Saturday, September 09, 2006

Playing Dirty.

There’s a box in politics that’s never really been opened in New Zealand. That is the personal peccadilloes of our MP’s. Politicians, though it may sometimes seem otherwise, are really no different to the rest of us. Like all human beings they’ve made their share of mistakes, done things they might not be proud of, and have skeletons in their closets they’d much rather prefer never saw the light of day. Unlike the USA and the UK this territory has been regarded as out of bounds for both the media and political opponents. The reasoning being if what they do in their personal life doesn’t compromise their professional performance there’s little to be gained for it to be splashed across the public domain. The closest we’ve come to is to have gossip columnists, such as Bridget Saunders, print vague innuendoes that only those in the know can readily identify.

But now it seems that could change.

All of a sudden National has gained some major traction in its attack on Labour’s use of the pledge card at the 2005 election. Public opinion has been swayed against the Government and its 446 thousand dollar pledge card costs. Costs which were funded out of the taxpayer’s pocket. A move, which according to the Chief Electoral Officer, the Solicitor General, the Auditor General, and the Police, the Labour Party shouldn’t have taken. This, coupled with the furore surrounding Labour MP Taito Phillip Field, has significantly raised the stakes for the Government. Previously it’d been able to tough out the scandals (e.g. Paintergate, Peter Doone, the motorcade etc) and eventually they’d fade from public view. But not this time. Opinion polls reveal the voters are sitting up, taking notice, and aren’t impressed with what they see.

The result’s seen a torrid few days in Parliament. After taking accusations of corruption on the chin for several weeks or more Labour decided enough was enough and that the best defence was a strong offence. It was time, they decided, to highlight National’s corporate funding, and what relationship, if any, National had with the religious sect the Exclusive Brethren at the last election. However the strategists went one step further and that saw Labour bovver boy Trevor Mallard threaten to dish the dirt on certain National MP’s. He even went so far as to give some very strong hints about some specific people and some specific activities.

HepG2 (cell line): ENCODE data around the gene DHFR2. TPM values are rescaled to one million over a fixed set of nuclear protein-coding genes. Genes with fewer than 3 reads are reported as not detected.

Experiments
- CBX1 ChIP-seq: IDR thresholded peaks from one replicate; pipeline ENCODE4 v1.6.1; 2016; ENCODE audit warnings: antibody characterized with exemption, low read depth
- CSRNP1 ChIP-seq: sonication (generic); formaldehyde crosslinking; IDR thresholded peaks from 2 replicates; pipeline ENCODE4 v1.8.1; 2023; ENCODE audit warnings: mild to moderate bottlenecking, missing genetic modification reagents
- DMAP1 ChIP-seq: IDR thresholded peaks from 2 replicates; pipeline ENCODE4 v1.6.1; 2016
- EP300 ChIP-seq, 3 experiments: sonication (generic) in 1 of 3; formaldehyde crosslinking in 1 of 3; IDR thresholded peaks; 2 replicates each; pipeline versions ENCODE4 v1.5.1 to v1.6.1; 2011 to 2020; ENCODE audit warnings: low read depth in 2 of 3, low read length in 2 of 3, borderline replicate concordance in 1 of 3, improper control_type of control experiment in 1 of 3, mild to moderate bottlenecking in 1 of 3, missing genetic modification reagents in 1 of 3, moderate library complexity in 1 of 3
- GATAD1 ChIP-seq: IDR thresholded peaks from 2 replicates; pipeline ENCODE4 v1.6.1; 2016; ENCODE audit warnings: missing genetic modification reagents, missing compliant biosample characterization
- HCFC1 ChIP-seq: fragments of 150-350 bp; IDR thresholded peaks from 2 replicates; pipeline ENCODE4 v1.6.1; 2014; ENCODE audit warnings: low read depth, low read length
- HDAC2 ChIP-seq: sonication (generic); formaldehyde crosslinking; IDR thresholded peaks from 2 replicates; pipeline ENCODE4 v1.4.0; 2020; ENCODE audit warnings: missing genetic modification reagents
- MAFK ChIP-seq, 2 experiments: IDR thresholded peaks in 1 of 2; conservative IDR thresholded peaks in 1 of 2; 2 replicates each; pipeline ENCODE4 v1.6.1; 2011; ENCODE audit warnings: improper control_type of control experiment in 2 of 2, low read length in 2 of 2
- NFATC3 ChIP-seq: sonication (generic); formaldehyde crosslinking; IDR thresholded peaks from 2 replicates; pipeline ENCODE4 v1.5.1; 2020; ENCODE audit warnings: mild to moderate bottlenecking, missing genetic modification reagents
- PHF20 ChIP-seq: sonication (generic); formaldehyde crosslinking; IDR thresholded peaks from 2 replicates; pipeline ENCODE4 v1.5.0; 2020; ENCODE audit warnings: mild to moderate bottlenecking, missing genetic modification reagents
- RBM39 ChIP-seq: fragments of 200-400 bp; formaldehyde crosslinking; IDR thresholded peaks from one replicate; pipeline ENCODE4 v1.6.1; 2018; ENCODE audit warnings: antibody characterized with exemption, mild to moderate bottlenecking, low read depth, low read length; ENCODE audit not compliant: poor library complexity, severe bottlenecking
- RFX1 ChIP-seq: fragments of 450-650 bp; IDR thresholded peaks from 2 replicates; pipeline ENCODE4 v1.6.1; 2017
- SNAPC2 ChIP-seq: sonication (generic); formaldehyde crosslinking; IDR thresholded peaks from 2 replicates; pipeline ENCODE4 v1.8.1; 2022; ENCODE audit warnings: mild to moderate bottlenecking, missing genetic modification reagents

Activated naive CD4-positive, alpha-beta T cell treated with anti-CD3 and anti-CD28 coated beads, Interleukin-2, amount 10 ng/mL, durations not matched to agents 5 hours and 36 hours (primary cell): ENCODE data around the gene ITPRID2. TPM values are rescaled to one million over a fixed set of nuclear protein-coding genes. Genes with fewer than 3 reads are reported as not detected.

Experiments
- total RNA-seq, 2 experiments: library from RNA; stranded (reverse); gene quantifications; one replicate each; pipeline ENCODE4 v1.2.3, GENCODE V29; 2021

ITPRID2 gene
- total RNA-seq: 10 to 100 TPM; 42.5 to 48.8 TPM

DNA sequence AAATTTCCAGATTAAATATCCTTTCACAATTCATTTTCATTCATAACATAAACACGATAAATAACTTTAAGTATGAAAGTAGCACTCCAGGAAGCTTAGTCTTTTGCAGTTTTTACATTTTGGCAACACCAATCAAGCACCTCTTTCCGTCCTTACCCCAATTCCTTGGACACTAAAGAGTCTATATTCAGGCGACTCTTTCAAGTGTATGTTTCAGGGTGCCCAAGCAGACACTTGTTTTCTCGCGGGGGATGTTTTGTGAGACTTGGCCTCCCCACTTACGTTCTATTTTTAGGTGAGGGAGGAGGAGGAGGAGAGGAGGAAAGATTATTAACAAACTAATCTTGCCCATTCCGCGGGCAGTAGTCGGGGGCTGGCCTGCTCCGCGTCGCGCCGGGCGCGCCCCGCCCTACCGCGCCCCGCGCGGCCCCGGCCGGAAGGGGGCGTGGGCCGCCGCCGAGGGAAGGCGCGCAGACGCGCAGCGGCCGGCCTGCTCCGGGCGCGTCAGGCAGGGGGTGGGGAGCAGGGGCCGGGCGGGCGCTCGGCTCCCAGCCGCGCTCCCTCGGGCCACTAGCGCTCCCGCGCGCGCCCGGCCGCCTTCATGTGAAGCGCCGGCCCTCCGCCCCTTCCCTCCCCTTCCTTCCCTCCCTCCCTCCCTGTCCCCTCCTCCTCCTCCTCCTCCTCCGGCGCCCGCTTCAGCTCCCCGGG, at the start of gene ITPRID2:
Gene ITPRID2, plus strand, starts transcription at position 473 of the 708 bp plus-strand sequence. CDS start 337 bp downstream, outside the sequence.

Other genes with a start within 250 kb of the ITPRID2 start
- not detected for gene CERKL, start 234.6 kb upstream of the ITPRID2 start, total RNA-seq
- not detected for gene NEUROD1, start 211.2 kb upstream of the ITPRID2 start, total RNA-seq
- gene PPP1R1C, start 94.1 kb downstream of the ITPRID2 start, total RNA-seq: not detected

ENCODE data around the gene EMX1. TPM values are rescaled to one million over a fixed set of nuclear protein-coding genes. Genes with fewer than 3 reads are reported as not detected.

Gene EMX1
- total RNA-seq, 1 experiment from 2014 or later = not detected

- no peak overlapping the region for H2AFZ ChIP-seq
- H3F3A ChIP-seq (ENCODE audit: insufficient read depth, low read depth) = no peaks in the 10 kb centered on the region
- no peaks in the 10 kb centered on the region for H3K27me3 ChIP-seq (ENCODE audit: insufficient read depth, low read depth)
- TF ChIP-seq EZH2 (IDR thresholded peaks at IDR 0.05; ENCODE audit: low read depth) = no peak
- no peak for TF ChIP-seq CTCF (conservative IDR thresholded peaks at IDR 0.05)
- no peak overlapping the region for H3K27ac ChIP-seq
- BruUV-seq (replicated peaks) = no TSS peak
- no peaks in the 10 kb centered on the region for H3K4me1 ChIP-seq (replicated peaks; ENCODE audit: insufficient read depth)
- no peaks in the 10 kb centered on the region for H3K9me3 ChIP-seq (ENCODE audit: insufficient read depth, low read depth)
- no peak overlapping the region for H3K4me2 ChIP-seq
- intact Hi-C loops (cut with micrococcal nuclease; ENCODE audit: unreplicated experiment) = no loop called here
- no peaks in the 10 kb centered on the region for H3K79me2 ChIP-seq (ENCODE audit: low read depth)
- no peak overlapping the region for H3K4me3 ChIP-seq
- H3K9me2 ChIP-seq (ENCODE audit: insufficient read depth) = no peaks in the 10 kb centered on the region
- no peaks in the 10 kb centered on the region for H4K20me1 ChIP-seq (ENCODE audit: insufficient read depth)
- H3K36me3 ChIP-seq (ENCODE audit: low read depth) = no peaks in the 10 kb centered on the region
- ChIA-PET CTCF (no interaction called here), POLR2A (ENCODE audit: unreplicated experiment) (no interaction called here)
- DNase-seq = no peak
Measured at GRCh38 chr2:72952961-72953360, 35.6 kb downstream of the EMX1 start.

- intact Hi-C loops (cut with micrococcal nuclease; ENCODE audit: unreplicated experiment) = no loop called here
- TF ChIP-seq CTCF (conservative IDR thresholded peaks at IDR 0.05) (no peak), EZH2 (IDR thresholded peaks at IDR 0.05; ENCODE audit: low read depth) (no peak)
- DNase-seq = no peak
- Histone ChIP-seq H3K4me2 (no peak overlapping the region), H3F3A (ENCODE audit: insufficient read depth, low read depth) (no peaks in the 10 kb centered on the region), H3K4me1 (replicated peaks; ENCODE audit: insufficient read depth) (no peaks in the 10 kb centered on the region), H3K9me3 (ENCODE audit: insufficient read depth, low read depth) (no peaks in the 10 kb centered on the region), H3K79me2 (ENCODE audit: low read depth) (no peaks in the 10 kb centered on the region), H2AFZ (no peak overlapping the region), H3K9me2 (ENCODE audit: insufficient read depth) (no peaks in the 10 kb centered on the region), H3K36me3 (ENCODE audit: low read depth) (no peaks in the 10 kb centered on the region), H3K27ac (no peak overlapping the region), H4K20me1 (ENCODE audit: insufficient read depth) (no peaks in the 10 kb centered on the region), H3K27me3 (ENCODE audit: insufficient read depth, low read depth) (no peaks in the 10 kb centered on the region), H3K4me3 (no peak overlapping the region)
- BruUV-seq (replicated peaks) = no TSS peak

The line from Labour on this has been that Mallard was acting on his own initiative but that’s clearly a steaming pile of the proverbial. Mallard is Labour’s attack dog. He doesn’t take these kinds of steps without direction. This strategy has come direct from the ninth floor of the Beehive. Evidence to back it up are the calls the PM’s made to senior press gallery reporter and the tour that Cabinet Minister Steve Maharey made of the Gallery corridors mid-week to test the mood. It’s only when the Government is seriously spinning that he appears in those doorways as normally it’s a task carried out buy the PM’s press secretaries David Lewis and Kathryn Street.

The mistake the Government’s made is to play the man and not the ball. Its arguments over the connections between National and the Exclusive Brethren have some merit. One point two million dollars is lot for a Church to spend in an attempt to sway voters against the Government and it’s naïve to accept that there wasn’t at least some strategising going on with National. Its polish suggests the hands of someone with political nous was involved somewhere along the line. This is what Labour should be focussing on, not revealing personal details about its opponents. That smacks of venal opportunism of the worst kind.

Once one side launches an attack of this kind it sets the precedent for the others to do the same. Like it or not Parliament is a den of rumour and scandal. Stories abound about the behaviour of certain MPs, stories which until now have been confined to the beltway (if I may use a term of Helen Clark’s). I’m not giving details here but off the top off my head I can think of at least a half dozen tales involving varying politicians that I’m sure they’d prefer never ended up in print.

The key is in Pandora’s Box and it’s been twisted. This week will see whether cooler heads will prevail and MP’s step back from the brink. Or it could see a big box of trouble opened for all to see and the face of New Zealand politics changed forever.

I, for one, have my fingers crossed and hope it’s the former.

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